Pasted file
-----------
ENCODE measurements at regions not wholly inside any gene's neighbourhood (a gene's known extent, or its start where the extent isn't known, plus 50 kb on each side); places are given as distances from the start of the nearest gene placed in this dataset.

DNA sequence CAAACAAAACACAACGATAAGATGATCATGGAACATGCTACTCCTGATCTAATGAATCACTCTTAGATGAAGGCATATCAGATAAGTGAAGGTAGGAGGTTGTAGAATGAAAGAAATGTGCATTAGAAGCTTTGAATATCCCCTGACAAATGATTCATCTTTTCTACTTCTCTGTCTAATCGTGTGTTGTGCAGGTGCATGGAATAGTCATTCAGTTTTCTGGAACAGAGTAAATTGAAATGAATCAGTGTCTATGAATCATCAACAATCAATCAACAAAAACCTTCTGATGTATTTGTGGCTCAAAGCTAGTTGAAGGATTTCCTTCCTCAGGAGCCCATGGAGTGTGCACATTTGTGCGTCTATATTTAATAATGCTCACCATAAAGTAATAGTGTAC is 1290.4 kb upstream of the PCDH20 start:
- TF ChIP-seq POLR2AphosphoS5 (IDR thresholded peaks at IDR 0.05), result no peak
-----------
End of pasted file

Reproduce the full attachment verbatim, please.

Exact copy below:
ENCODE measurements at regions not wholly inside any gene's neighbourhood (a gene's known extent, or its start where the extent isn't known, plus 50 kb on each side); places are given as distances from the start of the nearest gene placed in this dataset.

DNA sequence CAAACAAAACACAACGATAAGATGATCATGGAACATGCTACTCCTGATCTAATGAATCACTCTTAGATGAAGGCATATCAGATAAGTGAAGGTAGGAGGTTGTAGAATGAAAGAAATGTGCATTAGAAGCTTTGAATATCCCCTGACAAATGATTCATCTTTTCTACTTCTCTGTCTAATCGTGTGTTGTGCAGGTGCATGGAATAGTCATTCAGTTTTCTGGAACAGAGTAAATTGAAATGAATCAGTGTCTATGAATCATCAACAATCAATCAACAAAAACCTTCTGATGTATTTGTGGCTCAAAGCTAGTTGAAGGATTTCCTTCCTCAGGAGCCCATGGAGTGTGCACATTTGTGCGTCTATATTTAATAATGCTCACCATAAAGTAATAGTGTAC is 1290.4 kb upstream of the PCDH20 start:
- TF ChIP-seq POLR2AphosphoS5 (IDR thresholded peaks at IDR 0.05), result no peak